Some basic things to watch out for.

Homeowners insurance - you want to see statements such as fully insured for replacement value. In addition you want statements such as demolition of destroyed property and site preparation costs for replacement included. Also, costs for temporary housing while home reconstructed included. There any many circumstances when some of this must be described custom, not just a blanket statement.

For example, a very old property purchased and rehabbed for living. Insuring that for replacement cost may be totally idiotic, you simply cannot afford it, let alone the fact it cannot be replaced today. You need a specific clause identifying this fact and what the insurance coverage is. But be careful that it is explicitly stated the difference between a total and a partial loss. Otherwise something like a kitchen fire and they can declare a total loss. Also be careful as to who has the salvage rights to the property. If they declare a total loss do they get rights to the property? I woild definitely say no to this.

Another factor is the insurance for content. I remember one specific incident in Clifton where the family purchased an old, but large 3-story frame house. It was on a large lot and suited their purpose. They then proceeded to fill the entire house with priceless heirloom antiques. The wife's fur coat collection alone exceeded the value of my house.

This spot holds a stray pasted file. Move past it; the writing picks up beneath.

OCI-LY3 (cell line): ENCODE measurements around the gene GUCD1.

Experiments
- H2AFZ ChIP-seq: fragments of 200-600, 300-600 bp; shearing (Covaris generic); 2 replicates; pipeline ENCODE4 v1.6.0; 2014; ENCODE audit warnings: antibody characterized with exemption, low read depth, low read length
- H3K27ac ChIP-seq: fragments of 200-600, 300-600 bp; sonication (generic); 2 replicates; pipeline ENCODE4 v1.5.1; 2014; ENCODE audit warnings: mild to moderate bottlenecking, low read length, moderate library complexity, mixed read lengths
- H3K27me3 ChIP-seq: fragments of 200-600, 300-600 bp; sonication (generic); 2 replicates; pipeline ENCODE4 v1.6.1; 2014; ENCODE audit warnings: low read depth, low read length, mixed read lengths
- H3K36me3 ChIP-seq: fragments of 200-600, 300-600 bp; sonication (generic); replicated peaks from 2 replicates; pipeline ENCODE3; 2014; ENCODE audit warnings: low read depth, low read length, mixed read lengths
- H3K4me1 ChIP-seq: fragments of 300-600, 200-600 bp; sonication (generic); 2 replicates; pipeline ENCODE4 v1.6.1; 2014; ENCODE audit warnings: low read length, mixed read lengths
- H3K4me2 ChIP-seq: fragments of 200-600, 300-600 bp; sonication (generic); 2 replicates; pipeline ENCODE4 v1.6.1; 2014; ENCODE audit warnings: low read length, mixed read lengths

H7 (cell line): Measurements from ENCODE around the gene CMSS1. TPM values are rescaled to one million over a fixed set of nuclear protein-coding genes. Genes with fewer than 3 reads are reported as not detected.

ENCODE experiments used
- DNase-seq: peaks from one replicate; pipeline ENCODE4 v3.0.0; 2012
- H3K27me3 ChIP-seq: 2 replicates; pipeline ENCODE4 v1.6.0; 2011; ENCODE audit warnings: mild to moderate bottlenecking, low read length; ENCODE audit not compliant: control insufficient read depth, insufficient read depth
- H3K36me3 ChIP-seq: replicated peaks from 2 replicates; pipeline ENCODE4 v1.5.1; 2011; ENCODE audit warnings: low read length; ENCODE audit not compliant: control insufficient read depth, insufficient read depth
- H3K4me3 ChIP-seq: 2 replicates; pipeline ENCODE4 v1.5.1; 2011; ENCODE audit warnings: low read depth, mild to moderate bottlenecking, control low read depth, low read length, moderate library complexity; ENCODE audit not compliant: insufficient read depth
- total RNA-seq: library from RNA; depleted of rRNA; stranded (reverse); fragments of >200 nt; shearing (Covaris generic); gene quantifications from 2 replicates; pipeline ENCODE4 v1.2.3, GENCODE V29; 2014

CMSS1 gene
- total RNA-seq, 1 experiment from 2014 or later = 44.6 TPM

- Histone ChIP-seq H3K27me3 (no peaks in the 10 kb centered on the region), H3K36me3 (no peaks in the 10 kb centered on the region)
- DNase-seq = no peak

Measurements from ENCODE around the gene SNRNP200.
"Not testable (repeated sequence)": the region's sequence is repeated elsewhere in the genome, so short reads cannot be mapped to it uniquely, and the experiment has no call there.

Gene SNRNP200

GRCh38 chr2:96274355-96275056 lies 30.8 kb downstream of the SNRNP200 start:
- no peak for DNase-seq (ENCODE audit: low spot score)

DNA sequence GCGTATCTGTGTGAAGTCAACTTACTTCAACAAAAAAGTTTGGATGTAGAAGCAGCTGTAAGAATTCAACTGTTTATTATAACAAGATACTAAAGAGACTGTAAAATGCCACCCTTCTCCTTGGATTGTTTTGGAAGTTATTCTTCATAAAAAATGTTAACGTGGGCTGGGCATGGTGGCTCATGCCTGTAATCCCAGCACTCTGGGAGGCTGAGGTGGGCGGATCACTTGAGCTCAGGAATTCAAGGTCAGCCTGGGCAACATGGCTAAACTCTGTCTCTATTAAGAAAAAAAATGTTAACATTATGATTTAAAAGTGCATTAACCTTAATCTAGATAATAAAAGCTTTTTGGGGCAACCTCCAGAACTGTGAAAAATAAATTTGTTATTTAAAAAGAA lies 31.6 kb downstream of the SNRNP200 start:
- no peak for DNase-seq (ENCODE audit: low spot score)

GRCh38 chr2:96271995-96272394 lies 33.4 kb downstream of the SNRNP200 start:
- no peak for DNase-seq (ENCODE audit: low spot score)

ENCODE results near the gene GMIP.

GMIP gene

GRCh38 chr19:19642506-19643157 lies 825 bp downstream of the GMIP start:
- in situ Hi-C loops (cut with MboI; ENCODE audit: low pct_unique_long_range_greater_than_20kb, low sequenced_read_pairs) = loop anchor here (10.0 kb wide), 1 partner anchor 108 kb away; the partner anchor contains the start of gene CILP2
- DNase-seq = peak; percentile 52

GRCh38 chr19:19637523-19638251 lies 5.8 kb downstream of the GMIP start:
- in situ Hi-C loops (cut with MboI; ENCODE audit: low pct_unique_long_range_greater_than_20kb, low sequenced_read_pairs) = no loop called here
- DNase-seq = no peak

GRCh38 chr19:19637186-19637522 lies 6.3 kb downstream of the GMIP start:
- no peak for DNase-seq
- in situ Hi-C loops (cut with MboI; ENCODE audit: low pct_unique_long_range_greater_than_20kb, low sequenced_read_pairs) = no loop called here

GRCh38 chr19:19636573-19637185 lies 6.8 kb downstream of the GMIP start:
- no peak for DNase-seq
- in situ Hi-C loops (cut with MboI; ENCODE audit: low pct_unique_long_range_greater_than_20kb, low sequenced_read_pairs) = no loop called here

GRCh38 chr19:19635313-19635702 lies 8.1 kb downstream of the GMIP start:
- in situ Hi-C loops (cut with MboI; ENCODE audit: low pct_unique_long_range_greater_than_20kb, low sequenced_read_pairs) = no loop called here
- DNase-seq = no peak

My father bid on painting the exterior of the house, but he said he would not do the south side as the siding was dry-rotted. He recommended a carpenter to replace the siding. The owner of course did not like this kind of expense. So he contracted another painter to remove the existing paint from the south side using what was callled a torch. He further made the mistake of not confirming this business had sufficient liability insurance. One night we were watching the nightly news and saw the entire house going up in flames. The other painter was of course responsible for burning down the house since as a professional? he should have known better than to ever put a torch on that siding. But in addition, he was woefully under-insured.

The owner's homeowners policy paid only a fraction of the cost to purchase another house of the same size and age. Forget rebuilding, not even close to that. In addition the expensive antiques, furs, etc. which had not been declared separately were a total loss. Quite frankly the owners lost their collective shirt.
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Old 11-30-2012, 09:24 AM
Location: Cincinnati
3,335 posts, read 5,725,886 times
Reputation: 2058
Cincinnati insurance company is supposedly one of the best ones around -- Cincinnati Financial Corporation: Home, Auto, Business, Life Insurance -- but not the cheapest
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Old 11-30-2012, 09:21 PM
Location: OH
688 posts, read 862,989 times
Reputation: 364